A city of around 1.5 crore people, Dhaka generates approximately 20 lakh cubic metres of wastewater every day
Dhaka's inadequate and age-old sewage management system is taking a huge toll on the environment as wastes often end up in rivers, severely polluting them.
A city of around 1.5 crore people, Dhaka generates approximately 20 lakh cubic metres of wastewater every day. Pagla sewage treatment plant, which is the city's only sewage treatment facility, has the capacity of treating 1.2 lakh cubic metres of waste per day.
However, only one-third of the plant's capacity can be utilised because of its decades-old pipelines that do not function properly.
Pagla treatment plant has around 530 kilometres of sewerage networks with 26 sewage lift stations that have been renovated in phases to keep up with the expansion of the city. Dhaka Water Supply and Sewerage Authority (WASA) officials said only around 20 percent area of the city has come under the sewerage network of Pagla plant in Narayanganj.
Waste management experts said around 70 percent of wastewater is one way or another being thrown into rivers, including Buriganga, Balu and Turag, resulting in environmental degradation.
Citing a 2014 World Bank survey, Dr Md Mujibur Rahman, professor of civil engineering at Bangladesh University of Engineering and Technology, told The Business Standard that wastewater of only two percent of the city's population is properly disposed of after treatment.
"Untreated wastewater produced by the remaining 98 percent of the population is going to wetlands and rivers, seriously polluting the environment," he said.
Domestically produced wastewater often carries human waste or faecal sludge. Experts said Bangladesh mainly follows two faecal sludge management methods. One is off-site method which consists of sewage pipe network with a central treatment plant and the other is on-site method. The on-site method involves setting up a septic tank with a building or constructing a soak pit.
Eighty percent of Dhaka city area has either septic tanks or soak pits. Building owners set up septic tanks or soak pits, and they are supposed to manage the sewage on their own.
However, many people connect septic tanks to storm drains in order to save cleaning costs. Thus, the faecal sludge is ending up in rivers through storm drains.
Abu Hasnat Md Maqsood Sinha, executive director of research organisation Waste Concern, told The Business Standard that 80 percent of fecal sludge is directly or indirectly going to rivers in and around the city.
"Even though 20 percent of the city people are connected to Pagla treatment plant's sewage network, half of that sewage cannot go to the plant for faulty pipelines.
"On average, one produces 1.5 kg excreta per day – 20 percent solid and 80 percent urine. If Dhaka has 1.5 crore people then the amount of human excreta generated every day stands at 22,500 tonnes.
"As part of proper waste management, first we need to stop cleaning septic tanks manually by cleaners. Cleaners often dump the faecal sludge from septic tanks in storm drains. Septic tanks need to be cleared by vacuum truck and the waste then needs to be treated properly," he explained.
"The second problem is that the correct design was not followed when most of the septic tanks were built. Many septic tanks are smaller than the required size and some were connected to storm drains in secret," he added.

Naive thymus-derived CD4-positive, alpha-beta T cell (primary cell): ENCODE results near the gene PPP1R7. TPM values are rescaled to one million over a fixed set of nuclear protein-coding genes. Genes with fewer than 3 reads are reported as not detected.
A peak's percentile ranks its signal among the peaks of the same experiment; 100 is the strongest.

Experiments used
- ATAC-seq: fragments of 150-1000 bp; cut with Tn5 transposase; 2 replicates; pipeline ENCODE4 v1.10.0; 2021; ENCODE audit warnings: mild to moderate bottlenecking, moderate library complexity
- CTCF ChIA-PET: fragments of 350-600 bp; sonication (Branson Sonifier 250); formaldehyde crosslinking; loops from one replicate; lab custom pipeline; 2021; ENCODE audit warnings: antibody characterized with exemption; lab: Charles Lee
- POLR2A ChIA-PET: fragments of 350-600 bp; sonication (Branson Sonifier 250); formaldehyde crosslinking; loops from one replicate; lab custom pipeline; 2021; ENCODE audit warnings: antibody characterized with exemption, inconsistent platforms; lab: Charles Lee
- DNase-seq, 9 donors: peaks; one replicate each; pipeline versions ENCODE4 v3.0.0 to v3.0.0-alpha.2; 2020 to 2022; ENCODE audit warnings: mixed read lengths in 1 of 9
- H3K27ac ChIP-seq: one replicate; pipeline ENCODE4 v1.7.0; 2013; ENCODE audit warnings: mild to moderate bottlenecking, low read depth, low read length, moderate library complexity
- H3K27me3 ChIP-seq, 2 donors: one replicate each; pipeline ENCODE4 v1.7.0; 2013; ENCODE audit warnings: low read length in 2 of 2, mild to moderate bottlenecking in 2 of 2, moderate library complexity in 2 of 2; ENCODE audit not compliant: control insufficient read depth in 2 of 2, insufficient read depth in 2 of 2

Terming Dhaka's sewerage system totally dysfunctional, Professor Mujibur said the whole Dhaka city should be brought under sewerage network as soon as possible.
"If we fail to do that, we will definitely fail to fulfill one of the 16 sustainable development goals," he said.
He said sewerage system is the appropriate system for Dhaka because it is very difficult to construct septic tanks in such a densely populated city.
"As constructing a sewerage system is expensive, it is often not prioritised by the government. As a result, the sewerage system has not yet developed in the city," said Mujibur.
He said the Dhaka WASA authorities have begun working on sewage treatment plants after ignoring their importance for a long time.
"However, they are not expanding the sewage networks. If the government wants to bring the whole city under sanitation facilities rapidly, it will have to go for a combination of on-site and off-site methods.
"Initiatives taken by the Dhaka WASA are not adequate. Even though they formulated a masterplan for sewage disposal in 2014, nothing much has been done to implement it," added the expert.
Dhaka WASA's masterplan included constructing 11 sewage treatment plants in different areas, including Dasherkandi, Rayer Bazar, Mirpur and Uttara, along with pipelines and other relevant structures.
Construction of Dasherkandi treatment plant began in March 2017. It has a capacity of treating five lakh cubic metres of sewage daily. Located in Khilgaon, five kilometres from Rampura bridge, the plant will treat sewage produced in Niketon, Baridhara and West Badda areas.
Dhaka WASA Managing Director Taqsem A Khan told The Business Standard that 46 percent of construction had already been completed and the remaining work was expected to be finished by December this year.
"I believe we will be able to open the plant on time," said Taqsem.
He said he was not aware of dumping of faecal sludge in storm drains.
"Even if someone does it, it is not right," he said.
Taqsem said the whole city would be brought under sewerage network by 2030 as per the masterplan. "But it can happen much earlier in 2025."